Dec-28-09  jerseybob: Yep, we got 'em (and corrupt ministers and priests too, to be totally fair).
Premium Chessgames Member
  HeMateMe: ...there it was on the evening news, the orthodox from Williamsburg, Brooklyn, being led away in handcuffs. Thats why I like this country--equal opportunity arresting.
Premium Chessgames Member
  wordfunph: Norman Whitaker once beat Lasker in a simul and almost beat Capablanca.
Apr-09-10  miguelito: his perfomance rating in the first US rated tournament ( american chess congress 1921 ) was 2398 + 227 = 2625 . i have a question , why the first US tournament was rated at 2398 .
Premium Chessgames Member
  GrahamClayton: This newsletter has an interesting article on the "Whitaker Trap" in the Ruy Lopez Exchange variation:

Premium Chessgames Member
  wordfunph: lifted from Chess Life & Review August 1975 by James E. Gates:

On IM Norman Whitaker: One of the stories about him concerned a U.S. Correspondence Championship before World War II. A friend of his, who was competing in the tournament suddenly died. His widow needed money, and this gave Norman the idea of finishing his friend's games without letting anyone know. Whitaker wound up winning the tournament --- the first, won by a dead man!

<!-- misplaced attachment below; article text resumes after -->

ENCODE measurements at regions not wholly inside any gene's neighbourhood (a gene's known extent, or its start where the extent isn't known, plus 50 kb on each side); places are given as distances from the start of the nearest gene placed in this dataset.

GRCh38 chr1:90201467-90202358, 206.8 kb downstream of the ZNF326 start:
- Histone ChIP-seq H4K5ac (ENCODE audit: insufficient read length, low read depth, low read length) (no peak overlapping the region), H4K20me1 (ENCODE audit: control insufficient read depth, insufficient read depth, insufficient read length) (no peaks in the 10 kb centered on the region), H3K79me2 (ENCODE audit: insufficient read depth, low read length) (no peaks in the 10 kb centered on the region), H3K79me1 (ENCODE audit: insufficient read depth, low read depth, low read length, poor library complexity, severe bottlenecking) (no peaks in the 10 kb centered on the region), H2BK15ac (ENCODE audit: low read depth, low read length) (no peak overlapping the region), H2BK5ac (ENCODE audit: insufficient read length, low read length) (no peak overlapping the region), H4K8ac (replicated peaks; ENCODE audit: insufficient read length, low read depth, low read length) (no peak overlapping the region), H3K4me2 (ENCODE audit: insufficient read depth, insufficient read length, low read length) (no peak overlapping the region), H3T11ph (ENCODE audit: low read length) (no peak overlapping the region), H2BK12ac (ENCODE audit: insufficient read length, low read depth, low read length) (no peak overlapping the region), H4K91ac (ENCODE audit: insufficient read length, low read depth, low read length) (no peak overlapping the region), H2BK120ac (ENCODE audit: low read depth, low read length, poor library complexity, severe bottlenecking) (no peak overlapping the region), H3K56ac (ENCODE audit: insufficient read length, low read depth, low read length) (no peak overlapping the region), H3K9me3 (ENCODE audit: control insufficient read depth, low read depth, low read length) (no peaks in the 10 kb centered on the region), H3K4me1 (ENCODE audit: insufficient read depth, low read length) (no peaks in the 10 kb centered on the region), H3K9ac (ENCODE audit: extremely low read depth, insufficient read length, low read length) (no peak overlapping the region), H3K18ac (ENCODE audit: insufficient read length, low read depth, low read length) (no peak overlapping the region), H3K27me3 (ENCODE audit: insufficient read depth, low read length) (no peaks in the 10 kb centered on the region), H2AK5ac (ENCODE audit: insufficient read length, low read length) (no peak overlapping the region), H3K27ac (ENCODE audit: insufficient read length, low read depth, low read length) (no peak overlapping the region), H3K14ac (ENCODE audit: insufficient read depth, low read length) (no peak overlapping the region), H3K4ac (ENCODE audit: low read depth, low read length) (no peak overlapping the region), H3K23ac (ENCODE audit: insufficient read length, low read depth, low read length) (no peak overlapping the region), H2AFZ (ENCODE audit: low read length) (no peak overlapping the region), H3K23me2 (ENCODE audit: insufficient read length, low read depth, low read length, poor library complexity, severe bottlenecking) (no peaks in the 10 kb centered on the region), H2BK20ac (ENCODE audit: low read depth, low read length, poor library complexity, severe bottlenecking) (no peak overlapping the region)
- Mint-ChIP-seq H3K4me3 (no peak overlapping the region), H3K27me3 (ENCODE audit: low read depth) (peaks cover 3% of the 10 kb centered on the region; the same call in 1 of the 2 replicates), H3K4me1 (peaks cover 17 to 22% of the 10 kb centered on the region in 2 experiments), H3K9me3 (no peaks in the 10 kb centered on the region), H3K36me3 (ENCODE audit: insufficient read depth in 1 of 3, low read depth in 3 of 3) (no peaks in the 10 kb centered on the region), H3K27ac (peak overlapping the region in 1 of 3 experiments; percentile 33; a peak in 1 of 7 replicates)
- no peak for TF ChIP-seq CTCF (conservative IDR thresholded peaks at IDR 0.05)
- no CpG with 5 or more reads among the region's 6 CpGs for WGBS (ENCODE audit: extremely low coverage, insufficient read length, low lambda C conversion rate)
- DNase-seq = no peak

Premium Chessgames Member
  perfidious: <wordfunph> An interesting pendant to the late Alex Kevitz conducting correspondence games under the pseudonym Palmer Phar so as not to give away anything.
Apr-05-11  Caissanist: <HeMateMe: That book is expensive. $45,hard to believe, just an obscure hustler. No used copies around.>

Wow, less than two years later, it's selling for $115 used. Forget stocks, I'm going to invest in obscure chess books.

Premium Chessgames Member
  HeMateMe: Ya never know what to save, till its too late.......
Premium Chessgames Member